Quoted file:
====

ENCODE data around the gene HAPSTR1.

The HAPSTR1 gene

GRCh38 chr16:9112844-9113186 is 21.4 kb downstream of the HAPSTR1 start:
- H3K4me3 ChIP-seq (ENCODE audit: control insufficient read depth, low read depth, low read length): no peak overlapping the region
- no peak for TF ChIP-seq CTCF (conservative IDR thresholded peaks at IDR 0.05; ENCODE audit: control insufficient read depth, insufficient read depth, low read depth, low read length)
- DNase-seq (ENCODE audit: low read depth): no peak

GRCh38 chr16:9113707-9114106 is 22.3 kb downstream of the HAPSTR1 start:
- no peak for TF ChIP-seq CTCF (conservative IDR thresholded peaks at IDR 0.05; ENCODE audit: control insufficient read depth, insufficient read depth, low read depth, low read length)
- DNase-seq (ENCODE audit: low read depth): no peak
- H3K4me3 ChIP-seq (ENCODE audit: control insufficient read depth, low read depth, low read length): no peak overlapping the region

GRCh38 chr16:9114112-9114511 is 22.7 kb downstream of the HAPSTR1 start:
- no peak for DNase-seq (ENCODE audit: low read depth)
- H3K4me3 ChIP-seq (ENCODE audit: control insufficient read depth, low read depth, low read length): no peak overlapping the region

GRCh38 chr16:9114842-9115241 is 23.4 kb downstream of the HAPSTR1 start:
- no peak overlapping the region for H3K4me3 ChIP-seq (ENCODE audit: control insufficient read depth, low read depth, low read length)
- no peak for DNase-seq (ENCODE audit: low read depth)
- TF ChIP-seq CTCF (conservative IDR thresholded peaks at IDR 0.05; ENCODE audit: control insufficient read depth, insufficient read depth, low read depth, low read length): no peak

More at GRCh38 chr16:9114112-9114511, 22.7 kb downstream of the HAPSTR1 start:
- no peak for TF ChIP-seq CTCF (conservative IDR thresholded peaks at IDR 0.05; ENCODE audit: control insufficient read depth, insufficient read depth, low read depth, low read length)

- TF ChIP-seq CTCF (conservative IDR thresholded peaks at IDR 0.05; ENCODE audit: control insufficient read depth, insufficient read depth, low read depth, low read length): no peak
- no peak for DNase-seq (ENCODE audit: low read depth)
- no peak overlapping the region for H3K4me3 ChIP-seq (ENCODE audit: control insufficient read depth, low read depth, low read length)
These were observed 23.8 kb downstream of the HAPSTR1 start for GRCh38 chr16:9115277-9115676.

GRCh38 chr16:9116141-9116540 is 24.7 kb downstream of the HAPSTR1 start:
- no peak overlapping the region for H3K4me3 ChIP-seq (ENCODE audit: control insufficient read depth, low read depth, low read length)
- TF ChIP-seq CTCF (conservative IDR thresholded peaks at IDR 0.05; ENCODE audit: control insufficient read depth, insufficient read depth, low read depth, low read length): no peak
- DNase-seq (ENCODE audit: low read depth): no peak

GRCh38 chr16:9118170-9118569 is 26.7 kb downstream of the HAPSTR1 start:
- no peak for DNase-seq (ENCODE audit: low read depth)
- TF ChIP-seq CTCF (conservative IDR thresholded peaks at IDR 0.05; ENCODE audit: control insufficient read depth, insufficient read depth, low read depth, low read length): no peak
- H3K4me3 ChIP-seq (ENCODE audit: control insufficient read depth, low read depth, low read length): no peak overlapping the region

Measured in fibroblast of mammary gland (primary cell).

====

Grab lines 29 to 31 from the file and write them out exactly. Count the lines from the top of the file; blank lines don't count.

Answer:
- no peak for DNase-seq (ENCODE audit: low read depth)
- TF ChIP-seq CTCF (conservative IDR thresholded peaks at IDR 0.05; ENCODE audit: control insufficient read depth, insufficient read depth, low read depth, low read length): no peak
- H3K4me3 ChIP-seq (ENCODE audit: control insufficient read depth, low read depth, low read length): no peak overlapping the region